I was recently asked, by a client, to develop some guidance around reporting for charities, and I thought the material might be useful for any small charity out there wondering where to start. I was asked to explain the basics of financial reporting by charities – what has to be done, by which charities, and when.
My key source of course is the Charity Commission. (In Scotland it’s OSCR and in NI it’s CCNI, but the principles are all the same).
Every registered charity has to report to the Charity Commission each year. To comply, the charity needs to complete three things – an annual report, a set of accounts, and an annual return to the Charity Commission. Trustee should ensure that they know what must be included, and how these documents should be prepared. Also, what level of scrutiny is needed and what level of detail is needed for the annual report, dependent on income and asset levels. Charitable companies must also file a directors’ report and accounts with Companies House.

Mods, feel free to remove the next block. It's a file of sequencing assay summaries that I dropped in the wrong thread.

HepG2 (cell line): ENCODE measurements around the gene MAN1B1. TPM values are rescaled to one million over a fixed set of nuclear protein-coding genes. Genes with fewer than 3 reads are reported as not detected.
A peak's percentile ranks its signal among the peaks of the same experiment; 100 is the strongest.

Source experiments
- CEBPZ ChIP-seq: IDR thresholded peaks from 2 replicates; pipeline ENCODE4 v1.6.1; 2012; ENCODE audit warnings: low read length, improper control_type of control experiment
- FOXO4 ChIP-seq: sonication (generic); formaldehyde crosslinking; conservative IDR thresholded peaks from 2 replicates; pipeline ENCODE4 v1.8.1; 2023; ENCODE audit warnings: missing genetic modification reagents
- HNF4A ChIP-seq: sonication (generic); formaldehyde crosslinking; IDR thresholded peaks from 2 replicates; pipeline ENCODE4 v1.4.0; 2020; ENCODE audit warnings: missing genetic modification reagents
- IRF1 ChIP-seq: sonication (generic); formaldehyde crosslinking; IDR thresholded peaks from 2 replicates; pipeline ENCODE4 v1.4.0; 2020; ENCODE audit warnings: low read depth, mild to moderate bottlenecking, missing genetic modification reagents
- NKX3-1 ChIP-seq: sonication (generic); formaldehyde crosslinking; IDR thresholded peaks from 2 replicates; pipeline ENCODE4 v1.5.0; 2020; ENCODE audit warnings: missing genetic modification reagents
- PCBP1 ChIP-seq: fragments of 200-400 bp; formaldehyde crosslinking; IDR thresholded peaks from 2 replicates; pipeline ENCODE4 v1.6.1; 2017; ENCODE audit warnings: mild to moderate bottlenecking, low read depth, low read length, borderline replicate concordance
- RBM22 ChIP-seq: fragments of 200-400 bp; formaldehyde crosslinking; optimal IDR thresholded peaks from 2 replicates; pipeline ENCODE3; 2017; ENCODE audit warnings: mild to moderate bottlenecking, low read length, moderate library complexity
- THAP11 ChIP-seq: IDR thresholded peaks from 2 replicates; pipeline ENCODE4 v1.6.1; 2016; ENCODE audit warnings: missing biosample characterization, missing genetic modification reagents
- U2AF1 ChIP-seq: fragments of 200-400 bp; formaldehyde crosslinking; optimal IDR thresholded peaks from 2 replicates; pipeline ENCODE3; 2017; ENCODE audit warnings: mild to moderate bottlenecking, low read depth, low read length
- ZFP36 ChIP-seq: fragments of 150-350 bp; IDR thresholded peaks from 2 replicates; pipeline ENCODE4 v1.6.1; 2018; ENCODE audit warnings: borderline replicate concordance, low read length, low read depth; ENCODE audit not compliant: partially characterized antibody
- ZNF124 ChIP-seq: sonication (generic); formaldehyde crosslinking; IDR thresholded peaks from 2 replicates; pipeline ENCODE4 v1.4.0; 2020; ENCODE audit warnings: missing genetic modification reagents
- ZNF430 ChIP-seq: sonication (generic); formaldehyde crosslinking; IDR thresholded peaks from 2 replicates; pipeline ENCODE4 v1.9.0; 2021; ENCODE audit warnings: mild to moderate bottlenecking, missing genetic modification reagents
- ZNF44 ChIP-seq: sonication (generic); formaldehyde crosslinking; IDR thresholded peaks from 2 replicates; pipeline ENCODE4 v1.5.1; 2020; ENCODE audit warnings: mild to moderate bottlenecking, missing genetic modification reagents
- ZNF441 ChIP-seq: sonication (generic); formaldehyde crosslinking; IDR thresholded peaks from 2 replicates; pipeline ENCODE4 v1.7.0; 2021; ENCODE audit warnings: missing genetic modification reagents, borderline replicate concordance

The very smallest, and certain types of special charities are excepted or exempt, but for the vast majority of charities – those that do have to send an annual report and accounts to the commission – they must do so within 10 months of the end of the financial year.
However, the commission encourages you to do so much sooner than this, and I would strongly agree. After all, serious potential donors will be looking at the Commission’s record of your charity, and an up-to-date fresh picture could make all the difference. Also, purely on a pragmatic basis, preparing and lodging the accounts for one financial year is not something you want to be doing 9 months into the next!
For many charities, the Annual Report and Accounts will also include up-to-date impact statements and project stories which are great tools for a charity’s fundraising and communications teams.
Working out what applies